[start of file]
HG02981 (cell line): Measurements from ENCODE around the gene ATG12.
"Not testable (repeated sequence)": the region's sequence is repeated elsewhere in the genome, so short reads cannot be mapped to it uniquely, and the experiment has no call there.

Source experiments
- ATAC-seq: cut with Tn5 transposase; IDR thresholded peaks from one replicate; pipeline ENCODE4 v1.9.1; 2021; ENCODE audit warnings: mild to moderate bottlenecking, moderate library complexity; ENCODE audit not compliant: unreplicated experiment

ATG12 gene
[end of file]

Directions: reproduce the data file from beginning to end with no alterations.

HG02981 (cell line): Measurements from ENCODE around the gene ATG12.
"Not testable (repeated sequence)": the region's sequence is repeated elsewhere in the genome, so short reads cannot be mapped to it uniquely, and the experiment has no call there.

Source experiments
- ATAC-seq: cut with Tn5 transposase; IDR thresholded peaks from one replicate; pipeline ENCODE4 v1.9.1; 2021; ENCODE audit warnings: mild to moderate bottlenecking, moderate library complexity; ENCODE audit not compliant: unreplicated experiment

ATG12 gene